So, what prompted my post? Total desperation. Bryce has cut out his two favorite foods. Foods that he requested daily, if not for every meal. Food that he would successfully eat 98% of the time when it was offered. Chick Fil A chicken nuggets and French fries (he will no longer eat ANY French fries and like it or not there were many times that was his meal because calories in is important and so is sleep – hungry kids don’t sleep). The most troubling part? He didn’t replace the chicken…. just the fries. With Hawaiian rolls. Also he has begun to inspect his food and if there is any black specs (spices), perceived discoloration, or anything ‘wrong’ in his opinion, he will not eat it. Example? Pancakes. You know when you make pancakes and the first side cooks perfectly, light brown, then you flip it and the bottom cooks multicolored, with lighter areas and darker areas….. well, he never noticed that before, but now he notices and WILL NOT eat them.
You see, this goes beyond picky eating. Picky eaters typically: have a decreased range of foods they will eat equaling 30 or more, will lose foods due to ‘burn out’ but will regain them after a short break (usually two weeks), can tolerate new foods on their plate, can touch and taste new foods even if reluctantly… where problem feeders typically: have a diet self restricted to 20 or less foods, foods lost to ‘burn out’ are not re-acquired, cries or melts down when presented with new foods, almost always eats different food than the family… (Toomey, 2017).
That is quite a difference. I am going to list facts about Bryce below and you can decide for yourself, is he a picky eater, or a problem feeder?
Facts about Bryce:
– Cries, gags, or vomits with new food exposure.
– Will refuse to eat at all when pressured.
– Will refuse to eat if ‘safe’ food is not available.
– Never goes back to foods he has abruptly cut out.
– Is sensitive to different brands, even without ever seeing the package.
– Currently eats:
o Safe foods:
▪ Hawaiian rolls
▪ Chocolate fudge pop tarts (only the center)
▪ Oreo and Fudge Stripe cookies
▪ Some chips and pretzels
▪ Some waffles
▪ PB&J/peanut butter toast/nutella fluff sandwiches
▪ Smoothies (can only have specific things in them, very sensitive to ingredients/flavor/texture)
▪ Corn dogs
▪ Eggs (only scrambled and typically 1-2 bites total
▪ Ice cream (chocolate)
▪ Chocolate chip cookies
– Will completely refuse food if someone touches it or take a bite of it.
I’m sure I am forgetting things, because that is just how life works, but there is zero part of the above list that is normal behavior. This isn’t something we have done to him, with three kids he is the only one who struggles like this. Thankfully, my post did lead me into a direction where we can at least seek a specific diagnosis and get help for that.
Selective Eating Disorder, now known as Avoidant-Restrictive Food Intake Disorder “is an eating disorder characterized by the persistent refusal to eat specific foods or refusal to eat any type of food due to a negative response from certain food colors, textures or smells. Additionally individuals may refuse to eat due to fear of becoming sick or choking on food. This disorder is not characterized by an obsession with body shape or weight but rather is simply due to the disinterest and avoidance of foods. Selective eating disorder can result in excessive unhealthy weight loss and malnutrition leading to nutritional impairment or the need for tube feeds. Oftentimes, psychosocial impairments result from ARFID as well” (Center For Discovery, no date).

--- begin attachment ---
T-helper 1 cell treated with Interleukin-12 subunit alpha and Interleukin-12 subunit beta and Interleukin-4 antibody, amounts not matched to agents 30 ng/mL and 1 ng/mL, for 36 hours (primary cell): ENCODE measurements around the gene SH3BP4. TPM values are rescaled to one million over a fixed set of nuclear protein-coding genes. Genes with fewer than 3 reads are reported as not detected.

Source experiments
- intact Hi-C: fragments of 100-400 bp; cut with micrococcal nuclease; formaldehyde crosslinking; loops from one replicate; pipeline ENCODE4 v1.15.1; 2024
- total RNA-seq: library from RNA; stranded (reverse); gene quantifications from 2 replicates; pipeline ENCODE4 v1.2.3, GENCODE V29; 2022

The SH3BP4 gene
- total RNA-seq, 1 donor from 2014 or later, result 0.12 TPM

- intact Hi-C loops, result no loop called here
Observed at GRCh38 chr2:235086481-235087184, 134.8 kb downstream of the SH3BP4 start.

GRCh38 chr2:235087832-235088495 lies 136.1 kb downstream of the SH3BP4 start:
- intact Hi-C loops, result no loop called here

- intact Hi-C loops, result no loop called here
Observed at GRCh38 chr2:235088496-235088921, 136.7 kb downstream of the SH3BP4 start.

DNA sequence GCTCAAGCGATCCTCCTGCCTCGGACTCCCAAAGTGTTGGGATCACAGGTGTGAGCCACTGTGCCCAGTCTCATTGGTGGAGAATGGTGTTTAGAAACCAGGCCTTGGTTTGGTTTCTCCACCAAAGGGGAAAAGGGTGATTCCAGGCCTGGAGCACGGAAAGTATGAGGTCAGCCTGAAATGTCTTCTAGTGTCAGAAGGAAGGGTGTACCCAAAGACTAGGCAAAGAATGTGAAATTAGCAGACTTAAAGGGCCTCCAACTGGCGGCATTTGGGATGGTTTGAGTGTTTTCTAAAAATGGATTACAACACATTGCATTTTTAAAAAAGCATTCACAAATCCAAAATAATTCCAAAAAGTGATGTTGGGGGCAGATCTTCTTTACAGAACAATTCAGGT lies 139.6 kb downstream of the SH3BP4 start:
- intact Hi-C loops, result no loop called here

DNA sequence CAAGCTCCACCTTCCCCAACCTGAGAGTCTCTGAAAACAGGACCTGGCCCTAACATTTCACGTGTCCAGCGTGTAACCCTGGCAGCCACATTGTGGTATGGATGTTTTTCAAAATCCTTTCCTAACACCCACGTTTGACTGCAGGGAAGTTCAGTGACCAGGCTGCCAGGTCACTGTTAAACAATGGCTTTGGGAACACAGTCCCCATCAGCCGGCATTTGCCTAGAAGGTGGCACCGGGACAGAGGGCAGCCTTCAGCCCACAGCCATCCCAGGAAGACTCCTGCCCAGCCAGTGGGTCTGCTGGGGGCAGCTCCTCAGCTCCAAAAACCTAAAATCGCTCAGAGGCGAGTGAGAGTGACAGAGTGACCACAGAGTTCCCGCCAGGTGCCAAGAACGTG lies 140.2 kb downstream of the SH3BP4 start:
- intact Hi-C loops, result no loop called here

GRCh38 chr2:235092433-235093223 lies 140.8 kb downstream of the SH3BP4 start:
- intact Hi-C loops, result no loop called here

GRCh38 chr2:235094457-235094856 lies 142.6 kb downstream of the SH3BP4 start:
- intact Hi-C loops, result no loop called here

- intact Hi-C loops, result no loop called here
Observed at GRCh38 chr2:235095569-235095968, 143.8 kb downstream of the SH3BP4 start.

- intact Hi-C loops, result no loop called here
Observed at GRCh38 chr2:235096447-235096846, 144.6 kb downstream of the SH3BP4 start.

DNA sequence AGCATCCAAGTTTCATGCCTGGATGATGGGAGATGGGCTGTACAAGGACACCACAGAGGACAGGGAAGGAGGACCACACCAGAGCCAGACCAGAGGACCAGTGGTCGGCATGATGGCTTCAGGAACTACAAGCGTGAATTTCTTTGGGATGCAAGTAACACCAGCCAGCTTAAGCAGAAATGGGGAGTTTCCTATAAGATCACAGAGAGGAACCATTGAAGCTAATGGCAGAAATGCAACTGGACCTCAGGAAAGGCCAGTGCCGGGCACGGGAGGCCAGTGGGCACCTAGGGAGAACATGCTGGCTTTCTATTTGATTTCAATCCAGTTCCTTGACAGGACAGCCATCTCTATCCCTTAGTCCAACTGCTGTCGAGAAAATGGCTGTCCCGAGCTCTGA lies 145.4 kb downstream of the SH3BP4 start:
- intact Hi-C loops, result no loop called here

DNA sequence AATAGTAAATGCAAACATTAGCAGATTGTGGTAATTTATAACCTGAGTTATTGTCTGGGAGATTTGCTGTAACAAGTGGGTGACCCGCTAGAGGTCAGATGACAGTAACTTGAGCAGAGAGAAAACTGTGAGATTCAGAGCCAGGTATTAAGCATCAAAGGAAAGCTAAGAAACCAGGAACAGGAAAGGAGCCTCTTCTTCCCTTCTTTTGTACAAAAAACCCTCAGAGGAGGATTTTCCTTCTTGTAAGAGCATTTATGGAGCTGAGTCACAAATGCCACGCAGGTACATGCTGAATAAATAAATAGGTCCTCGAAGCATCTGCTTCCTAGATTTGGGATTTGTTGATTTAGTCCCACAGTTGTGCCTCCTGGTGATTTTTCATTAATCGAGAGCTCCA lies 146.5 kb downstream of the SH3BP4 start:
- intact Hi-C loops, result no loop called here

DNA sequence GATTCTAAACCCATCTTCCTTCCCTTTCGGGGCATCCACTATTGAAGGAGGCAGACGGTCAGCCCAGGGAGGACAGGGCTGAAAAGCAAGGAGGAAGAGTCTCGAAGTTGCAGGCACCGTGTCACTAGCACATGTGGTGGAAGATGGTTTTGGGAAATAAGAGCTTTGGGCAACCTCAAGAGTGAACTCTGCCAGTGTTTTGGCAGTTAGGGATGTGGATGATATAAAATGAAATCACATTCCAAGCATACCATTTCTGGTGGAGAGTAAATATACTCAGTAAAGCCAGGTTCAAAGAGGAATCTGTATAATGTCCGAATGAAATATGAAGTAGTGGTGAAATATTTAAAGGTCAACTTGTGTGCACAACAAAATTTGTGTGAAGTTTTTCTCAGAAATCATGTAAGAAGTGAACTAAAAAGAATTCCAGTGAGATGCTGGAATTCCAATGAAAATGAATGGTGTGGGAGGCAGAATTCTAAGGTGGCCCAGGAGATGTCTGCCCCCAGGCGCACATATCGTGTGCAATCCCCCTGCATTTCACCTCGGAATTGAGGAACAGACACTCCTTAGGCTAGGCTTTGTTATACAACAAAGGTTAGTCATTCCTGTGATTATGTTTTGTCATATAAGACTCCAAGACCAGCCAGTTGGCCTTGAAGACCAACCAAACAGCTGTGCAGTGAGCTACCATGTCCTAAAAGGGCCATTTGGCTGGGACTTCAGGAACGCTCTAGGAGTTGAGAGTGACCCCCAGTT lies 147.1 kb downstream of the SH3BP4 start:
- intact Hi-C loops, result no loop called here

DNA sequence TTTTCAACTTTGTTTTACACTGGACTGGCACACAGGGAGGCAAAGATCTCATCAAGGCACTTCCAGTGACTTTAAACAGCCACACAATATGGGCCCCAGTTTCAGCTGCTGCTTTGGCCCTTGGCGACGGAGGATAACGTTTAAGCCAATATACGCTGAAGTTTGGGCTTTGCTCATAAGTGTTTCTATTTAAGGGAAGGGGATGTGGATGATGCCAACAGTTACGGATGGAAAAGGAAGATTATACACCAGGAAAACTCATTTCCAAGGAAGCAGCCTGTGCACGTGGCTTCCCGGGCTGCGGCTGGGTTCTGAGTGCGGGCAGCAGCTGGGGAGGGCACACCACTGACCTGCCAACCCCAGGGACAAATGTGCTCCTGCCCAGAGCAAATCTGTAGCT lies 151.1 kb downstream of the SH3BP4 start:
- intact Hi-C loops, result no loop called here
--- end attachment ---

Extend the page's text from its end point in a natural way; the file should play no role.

I’ll wrap up by saying that the guilt and pressure I feel is heavy. It is a burden that I struggle to brush off every day. He has so much attention, and so many people that love him and accept him how he is, there is no need for attention seeking behavior. Bryce knows that he can trust me with food, and that is not something I am willing to risk, I am one of his VERY few safe people. I will not deliberately deceive him because he will not get past it. And I am working on getting all the referrals needed to move forward to get him the help he needs, even if it does mean a feeding tube. Heck, then at least we would have the assurance to know he is getting all the nutrition he needs to grow.
Parenting is hard. Parenting a child with special needs is even harder. Until you have walked in my shoes, back off, get off your high horse, and stop judging me. Otherwise, you’ll be cut from our lives. Unapologetically. I REFUSE TO FIGHT OVER FOOD. It isn’t worth it.
Center For Discovery. (No date). Selective Eating Disorder or ARFID Signs, Symptoms, Treatment, and Recovery. Retrieved from http://centerfordiscovery.com/treatment-programs/eating-disorders/selective-eating-disorder-arfid-treatment/
Toomey, K. (2017). Picky Eaters vs. Problem Feeders – Dr. Kay A Toomey. Retrieved from http://sosapproach-conferences.com/resources/picky-eaters-vs-problem-feeders/